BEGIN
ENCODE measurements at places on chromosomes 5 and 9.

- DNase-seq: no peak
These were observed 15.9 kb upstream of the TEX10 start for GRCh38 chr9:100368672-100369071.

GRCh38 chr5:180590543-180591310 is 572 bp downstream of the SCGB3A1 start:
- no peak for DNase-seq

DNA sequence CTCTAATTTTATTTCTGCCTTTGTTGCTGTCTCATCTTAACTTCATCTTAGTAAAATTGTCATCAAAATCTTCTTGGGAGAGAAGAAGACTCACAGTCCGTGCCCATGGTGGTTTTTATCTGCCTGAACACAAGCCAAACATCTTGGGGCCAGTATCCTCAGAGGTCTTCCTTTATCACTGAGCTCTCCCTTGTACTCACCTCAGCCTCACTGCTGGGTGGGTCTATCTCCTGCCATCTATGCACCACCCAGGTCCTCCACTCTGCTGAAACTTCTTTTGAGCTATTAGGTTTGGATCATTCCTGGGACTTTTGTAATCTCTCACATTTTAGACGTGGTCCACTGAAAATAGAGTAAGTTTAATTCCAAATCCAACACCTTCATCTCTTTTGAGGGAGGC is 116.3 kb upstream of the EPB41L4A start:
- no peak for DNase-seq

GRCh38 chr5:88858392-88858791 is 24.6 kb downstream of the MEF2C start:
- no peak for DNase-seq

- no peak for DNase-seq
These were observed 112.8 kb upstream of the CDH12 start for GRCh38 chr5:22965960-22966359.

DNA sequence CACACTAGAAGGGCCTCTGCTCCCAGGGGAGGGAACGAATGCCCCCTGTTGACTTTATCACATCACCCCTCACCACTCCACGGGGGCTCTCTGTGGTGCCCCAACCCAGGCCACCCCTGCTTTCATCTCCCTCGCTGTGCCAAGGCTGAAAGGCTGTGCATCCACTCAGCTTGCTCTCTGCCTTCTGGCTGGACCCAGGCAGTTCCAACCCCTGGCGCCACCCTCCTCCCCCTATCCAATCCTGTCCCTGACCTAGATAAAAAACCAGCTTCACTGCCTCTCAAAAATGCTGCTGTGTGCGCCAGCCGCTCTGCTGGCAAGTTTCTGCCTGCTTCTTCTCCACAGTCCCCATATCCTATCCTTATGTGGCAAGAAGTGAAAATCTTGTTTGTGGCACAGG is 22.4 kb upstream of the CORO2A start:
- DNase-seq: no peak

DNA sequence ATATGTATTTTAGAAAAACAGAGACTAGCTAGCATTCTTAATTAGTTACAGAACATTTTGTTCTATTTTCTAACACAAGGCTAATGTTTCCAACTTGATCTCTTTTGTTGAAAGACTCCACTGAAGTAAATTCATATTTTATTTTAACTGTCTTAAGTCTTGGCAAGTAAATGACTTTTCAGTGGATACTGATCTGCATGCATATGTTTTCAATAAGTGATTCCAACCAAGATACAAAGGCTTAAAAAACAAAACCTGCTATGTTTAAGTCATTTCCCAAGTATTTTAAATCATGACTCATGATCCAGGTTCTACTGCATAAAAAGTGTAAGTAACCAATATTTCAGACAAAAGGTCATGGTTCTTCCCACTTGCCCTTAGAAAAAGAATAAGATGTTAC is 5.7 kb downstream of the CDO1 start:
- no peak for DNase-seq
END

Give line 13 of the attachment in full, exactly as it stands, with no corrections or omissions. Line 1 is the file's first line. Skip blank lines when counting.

- DNase-seq: no peak